While bronze, porcelain and Chinese calligraphy and paintings represent the strength of the collection, sections are also dedicated to displays of ancient sculptures, jade and ivory objects, chops and seals, coins from antiquity, fan collection, Ming and Qing dynasty furniture and a special hall on the art and handicraft of China's ethnic minorities.

Presented with the displays are overview introductions and explanatory notes that are informative and easy to understand. Absent are references about nobilities exploiting artisans from the enslaved peasantry that used to be commonplace. From the overview statements that head each major period of China's history, a viewer can trace the continuum of the Chinese culture dating back to 2100 B.C. The museum even offers a multi-media, touch screen terminals that answers questions about the museum and those relating to the displays.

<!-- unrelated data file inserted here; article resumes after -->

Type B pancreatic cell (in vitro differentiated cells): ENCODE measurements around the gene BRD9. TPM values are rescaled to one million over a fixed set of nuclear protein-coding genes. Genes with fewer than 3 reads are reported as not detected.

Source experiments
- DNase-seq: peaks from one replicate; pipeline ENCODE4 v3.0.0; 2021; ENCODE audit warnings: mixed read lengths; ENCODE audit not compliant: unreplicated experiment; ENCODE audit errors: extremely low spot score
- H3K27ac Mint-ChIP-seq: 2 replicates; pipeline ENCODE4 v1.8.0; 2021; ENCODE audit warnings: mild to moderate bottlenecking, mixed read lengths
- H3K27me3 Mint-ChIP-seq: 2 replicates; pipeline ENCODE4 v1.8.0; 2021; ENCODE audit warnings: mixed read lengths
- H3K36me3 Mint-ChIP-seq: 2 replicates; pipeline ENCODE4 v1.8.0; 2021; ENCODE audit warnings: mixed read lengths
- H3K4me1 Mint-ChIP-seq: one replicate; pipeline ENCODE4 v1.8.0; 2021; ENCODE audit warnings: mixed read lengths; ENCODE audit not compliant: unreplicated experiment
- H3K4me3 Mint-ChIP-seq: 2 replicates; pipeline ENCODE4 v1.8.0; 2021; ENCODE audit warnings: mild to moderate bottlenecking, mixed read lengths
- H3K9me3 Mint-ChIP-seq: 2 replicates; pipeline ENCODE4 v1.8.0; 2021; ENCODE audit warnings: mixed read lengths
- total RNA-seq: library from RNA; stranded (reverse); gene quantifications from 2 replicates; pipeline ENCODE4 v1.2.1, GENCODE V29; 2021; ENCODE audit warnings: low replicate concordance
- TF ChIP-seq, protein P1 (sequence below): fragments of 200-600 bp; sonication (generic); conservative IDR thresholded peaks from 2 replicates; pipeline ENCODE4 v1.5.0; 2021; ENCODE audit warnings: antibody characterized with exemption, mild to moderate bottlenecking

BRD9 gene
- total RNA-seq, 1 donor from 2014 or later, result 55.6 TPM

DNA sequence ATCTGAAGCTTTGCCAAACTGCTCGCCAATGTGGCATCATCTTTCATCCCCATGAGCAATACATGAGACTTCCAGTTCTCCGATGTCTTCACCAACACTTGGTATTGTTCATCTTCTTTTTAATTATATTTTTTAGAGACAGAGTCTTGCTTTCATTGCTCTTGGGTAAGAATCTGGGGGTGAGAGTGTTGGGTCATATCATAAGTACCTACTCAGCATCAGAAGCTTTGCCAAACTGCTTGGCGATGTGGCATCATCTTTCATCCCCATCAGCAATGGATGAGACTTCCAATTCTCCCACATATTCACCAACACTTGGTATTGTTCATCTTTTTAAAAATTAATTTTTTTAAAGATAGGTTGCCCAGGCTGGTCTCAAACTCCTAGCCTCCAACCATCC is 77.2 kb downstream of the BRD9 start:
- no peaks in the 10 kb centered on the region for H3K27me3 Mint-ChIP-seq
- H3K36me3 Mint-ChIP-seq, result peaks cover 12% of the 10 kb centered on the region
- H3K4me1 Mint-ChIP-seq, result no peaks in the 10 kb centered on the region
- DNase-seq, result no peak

Open daily from 9 AM to 5 PM, the admission price is ¥20 (or about $2.40) per person, which is affordable to most of the local population, and is free to student groups on Saturdays between 5PM and 7PM. One of the concerns when the museum opened in mid-October was whether it would gain the support of the local citizens. Judging from the many local Chinese that were there on a Friday in December, this should no longer be a concern. From their obvious enthusiasm, I could tell that the Shanghainese have taken great pride on the inside and outside of this edifice.

Shanghai can not compare to Beijing and Xian or even nearby cities such as Suzhou and Hangzhou in the variety of attractions available to the tourists. Now, at least, the city can offer a first rate attraction in the museum that rates an extra day of stay and justify more frequent lay-overs for the business travelers that used to not find enough to do.